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View Poll Results: Who Will Win? That is, in possession of the land?
Israel 3 30.00%
The Palestinians 1 10.00%
Two States 4 40.00%
Neither, some other State or people rule. 0 0%
Neither, mutual destruction. 1 10.00%
One State, two peoples 1 10.00%
One State, one people (intermarriage) 0 0%
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Old 01-15-2006   #1
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Default Iran: Open Thread Until H-Hour...

Moderator's Note: Eight historical threads on this complex and divisive issue, hence the thread being locked up. There are more contemporary threads on Iran & Israel. The title has been changed too.


Open thread...



Nuclear Reactor - Bushehr, Iran

Credit: Space Imaging

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Old 01-15-2006   #2
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Default I'll Start...

Getting Ready for a Nuclear-Ready Iran - US Army Strategic Studies Institute monograph (Nov. 2005) by Henry Sokolski and Patrick Clawson.

Quote:
As Iran edges closer to acquiring a nuclear bomb and its missiles extend an ever darker diplomatic shadow over the Middle East and Europe, Iran is likely to pose three threats.

First, Iran could dramatically up the price of oil by interfering with the free passage of vessels in and through the Persian Gulf as it did during the 1980s or by threatening to use terrorist proxies to target other states’ oil facilities.

Second, it could diminish American influence in the Gulf and Middle East by increasing the pace and scope of terrorist activities against Iraq, Saudi Arabia, other Gulf states, Israel, and other perceived supporters of the United States.

Finally, it could become a nuclear proliferation model for the world and its neighbors (including many states that otherwise would be more dependent on the United States for their security) by continuing to insist that it has a right to make nuclear fuel under the Nuclear Nonproliferation Treaty and then withdrawing once it decides to get a bomb.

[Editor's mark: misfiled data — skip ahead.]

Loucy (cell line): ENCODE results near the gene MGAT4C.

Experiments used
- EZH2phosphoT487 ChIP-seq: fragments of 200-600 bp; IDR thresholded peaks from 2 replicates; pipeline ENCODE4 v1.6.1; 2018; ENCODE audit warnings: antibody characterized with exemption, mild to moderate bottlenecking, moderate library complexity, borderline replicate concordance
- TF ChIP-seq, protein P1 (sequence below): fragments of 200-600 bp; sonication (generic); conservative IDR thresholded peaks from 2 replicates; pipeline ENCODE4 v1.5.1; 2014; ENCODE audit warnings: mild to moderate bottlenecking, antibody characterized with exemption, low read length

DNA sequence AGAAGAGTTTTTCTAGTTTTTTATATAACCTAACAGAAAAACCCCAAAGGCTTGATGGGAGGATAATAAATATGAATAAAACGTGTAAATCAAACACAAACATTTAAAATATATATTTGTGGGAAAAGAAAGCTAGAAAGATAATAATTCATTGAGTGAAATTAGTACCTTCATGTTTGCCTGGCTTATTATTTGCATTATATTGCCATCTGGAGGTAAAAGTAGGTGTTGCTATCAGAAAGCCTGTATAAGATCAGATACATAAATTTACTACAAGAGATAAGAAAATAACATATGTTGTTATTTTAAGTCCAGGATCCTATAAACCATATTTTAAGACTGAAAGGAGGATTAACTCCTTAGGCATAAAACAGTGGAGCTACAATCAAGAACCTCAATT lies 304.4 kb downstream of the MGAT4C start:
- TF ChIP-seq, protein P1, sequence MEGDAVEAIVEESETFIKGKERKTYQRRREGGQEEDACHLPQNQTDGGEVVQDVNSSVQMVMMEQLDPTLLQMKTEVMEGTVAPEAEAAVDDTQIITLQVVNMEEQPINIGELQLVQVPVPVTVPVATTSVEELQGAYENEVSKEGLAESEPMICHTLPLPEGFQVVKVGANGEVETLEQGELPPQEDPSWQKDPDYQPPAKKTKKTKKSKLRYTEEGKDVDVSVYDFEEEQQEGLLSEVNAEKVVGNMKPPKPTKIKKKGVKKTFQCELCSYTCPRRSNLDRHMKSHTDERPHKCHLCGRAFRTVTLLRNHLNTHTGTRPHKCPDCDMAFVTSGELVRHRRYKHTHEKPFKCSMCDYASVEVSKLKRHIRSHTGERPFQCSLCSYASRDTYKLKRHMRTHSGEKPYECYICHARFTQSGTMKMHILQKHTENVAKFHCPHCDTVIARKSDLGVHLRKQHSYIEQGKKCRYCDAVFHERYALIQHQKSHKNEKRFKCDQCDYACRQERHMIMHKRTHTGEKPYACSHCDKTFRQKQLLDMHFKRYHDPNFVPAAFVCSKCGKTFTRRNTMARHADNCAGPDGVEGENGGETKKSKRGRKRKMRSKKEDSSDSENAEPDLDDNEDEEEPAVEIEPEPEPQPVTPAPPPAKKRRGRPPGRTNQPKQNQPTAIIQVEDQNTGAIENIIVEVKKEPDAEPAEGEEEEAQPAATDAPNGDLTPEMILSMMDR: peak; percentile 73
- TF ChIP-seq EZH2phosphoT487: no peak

To contain and deter Iran from posing such threats, the United States and its friends could take a number of steps: increasing military cooperation (particularly in the naval sphere) to deter Iranian naval interference; reducing the vulnerability of oil facilities in the Gulf outside of Iran to terrorist attacks, building and completing pipelines in the lower Gulf region that would allow most of the non-Iranian oil and gas in the Gulf to be exported without having to transit the Straits of Hormuz; diplomatically isolating Iran by calling for the demilitarization of the Straits and adjacent islands, creating country-neutral rules against Nuclear Nonproliferation Treaty state members who are suspected of violating the treaty from getting nuclear assistance from other state members and making withdrawal from the treaty more difficult; encouraging Israel to set the pace of nuclear restraint in the region by freezing its large reactor at Dimona and calling on all other states that have large nuclear reactors to follow suit; and getting the Europeans to back targeted economic sanctions against Iran if it fails to shut down its most sensitive nuclear activities.

Last edited by SWJED; 01-16-2006 at 04:20 PM.
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Old 01-16-2006   #3
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CSIS, 11 Jan 06: Heading off an Iranian Nuclear Weapons Capability
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Iran’s January 9th decision to resume its uranium enrichment program creates an immediate international crisis. Iran’s move is a test of the international community’s resolve and ability to prevent the further spread of nuclear weapons. An inadequate response could leave Iran’s pathway to a nuclear weapon wide-open and could be a further, potentially fatal blow to the norm of nonproliferation. This, is turn, opens the prospect of future nuclear nations in the years to come. The Bush administration’s support for European negotiating efforts with Iran over the past year has laid the ground work for an international consensus on confronting Iran’s actions, but it remains to be seen if Russia and China are prepared to support such efforts.